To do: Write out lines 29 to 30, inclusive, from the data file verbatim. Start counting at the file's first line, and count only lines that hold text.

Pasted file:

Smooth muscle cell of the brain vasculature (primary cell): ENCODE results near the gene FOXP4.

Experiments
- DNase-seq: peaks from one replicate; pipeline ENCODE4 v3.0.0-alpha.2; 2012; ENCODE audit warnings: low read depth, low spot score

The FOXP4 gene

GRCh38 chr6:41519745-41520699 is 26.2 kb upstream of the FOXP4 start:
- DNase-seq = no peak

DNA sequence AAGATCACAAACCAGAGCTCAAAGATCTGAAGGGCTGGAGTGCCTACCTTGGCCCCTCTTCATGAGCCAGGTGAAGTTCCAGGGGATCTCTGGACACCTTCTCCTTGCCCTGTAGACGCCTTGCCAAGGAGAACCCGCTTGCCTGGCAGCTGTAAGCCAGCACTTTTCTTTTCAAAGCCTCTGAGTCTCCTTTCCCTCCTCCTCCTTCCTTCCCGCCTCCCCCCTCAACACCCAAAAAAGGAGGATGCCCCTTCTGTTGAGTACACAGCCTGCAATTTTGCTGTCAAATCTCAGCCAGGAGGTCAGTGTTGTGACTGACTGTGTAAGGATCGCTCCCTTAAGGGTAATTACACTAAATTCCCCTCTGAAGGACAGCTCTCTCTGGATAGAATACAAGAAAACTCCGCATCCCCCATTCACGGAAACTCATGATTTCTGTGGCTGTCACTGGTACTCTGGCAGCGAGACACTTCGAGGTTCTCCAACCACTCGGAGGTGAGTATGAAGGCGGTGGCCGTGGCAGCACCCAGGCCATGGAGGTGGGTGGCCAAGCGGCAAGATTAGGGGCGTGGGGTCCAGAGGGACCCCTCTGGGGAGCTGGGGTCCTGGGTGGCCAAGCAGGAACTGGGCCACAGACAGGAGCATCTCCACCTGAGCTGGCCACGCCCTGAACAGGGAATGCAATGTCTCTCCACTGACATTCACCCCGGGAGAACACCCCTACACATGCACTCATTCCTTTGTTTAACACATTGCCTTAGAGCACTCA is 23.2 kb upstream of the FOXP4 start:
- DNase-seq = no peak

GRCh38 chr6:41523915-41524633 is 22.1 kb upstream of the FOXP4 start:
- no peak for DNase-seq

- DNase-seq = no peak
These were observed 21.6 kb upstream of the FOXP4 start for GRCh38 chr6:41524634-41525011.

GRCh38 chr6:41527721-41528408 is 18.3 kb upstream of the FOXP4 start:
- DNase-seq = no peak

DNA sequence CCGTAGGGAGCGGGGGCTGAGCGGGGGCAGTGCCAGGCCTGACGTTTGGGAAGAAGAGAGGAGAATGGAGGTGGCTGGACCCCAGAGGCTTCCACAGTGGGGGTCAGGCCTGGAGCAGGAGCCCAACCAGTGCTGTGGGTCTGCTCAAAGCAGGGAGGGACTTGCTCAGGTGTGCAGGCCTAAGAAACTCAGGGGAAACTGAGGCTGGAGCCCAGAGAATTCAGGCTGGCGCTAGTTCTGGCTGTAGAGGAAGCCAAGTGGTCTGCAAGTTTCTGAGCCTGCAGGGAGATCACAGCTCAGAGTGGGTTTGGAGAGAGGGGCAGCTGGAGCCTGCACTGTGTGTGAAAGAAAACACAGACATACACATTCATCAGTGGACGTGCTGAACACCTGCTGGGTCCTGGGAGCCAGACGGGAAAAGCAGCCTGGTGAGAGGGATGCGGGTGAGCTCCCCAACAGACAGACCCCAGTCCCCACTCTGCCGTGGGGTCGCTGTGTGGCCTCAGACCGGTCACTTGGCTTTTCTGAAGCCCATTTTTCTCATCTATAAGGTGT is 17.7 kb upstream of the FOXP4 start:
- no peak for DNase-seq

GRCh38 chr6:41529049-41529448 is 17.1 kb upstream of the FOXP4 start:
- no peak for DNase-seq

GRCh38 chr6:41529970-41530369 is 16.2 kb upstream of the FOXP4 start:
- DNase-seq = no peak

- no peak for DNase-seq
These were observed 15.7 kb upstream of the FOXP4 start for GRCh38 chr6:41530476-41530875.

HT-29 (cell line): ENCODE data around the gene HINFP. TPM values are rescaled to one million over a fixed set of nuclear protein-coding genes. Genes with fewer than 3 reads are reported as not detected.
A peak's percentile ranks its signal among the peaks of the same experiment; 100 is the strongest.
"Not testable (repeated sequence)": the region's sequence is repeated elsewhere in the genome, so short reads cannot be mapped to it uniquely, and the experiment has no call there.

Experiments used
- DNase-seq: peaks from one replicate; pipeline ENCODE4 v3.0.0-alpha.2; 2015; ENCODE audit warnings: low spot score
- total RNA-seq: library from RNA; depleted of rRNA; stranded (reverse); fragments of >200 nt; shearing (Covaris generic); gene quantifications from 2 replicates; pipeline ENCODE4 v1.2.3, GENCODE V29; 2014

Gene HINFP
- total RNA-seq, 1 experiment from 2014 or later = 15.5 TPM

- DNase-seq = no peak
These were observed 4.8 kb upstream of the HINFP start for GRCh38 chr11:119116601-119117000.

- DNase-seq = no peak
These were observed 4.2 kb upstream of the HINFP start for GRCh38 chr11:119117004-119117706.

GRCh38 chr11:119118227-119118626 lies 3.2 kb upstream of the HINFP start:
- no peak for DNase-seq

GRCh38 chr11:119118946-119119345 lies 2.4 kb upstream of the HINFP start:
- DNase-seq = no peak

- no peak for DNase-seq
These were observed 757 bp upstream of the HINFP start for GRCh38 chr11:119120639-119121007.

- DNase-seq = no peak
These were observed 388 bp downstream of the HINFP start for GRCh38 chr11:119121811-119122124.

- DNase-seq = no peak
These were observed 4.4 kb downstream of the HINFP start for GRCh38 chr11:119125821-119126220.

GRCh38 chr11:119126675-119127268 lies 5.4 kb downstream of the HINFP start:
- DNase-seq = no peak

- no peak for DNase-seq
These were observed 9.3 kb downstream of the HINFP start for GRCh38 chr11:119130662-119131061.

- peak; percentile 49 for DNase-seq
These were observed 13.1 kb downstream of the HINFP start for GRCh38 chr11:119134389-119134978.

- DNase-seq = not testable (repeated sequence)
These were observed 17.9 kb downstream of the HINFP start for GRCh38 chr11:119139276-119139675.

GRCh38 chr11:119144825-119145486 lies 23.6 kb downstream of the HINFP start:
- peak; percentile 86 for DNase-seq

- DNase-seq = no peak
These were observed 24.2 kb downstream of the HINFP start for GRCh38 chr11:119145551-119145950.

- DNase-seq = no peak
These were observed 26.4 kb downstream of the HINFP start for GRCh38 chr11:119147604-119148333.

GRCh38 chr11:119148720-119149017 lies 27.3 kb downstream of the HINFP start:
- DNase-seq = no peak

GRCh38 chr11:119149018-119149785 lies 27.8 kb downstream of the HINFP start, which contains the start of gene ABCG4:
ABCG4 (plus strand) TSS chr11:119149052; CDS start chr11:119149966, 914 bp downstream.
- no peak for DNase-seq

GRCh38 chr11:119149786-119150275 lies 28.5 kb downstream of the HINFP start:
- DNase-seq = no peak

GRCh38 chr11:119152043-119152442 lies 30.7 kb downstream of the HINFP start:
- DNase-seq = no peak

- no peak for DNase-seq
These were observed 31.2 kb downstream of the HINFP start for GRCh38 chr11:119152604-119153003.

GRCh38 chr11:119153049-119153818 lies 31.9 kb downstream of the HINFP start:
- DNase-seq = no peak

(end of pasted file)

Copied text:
Gene HINFP
- total RNA-seq, 1 experiment from 2014 or later = 15.5 TPM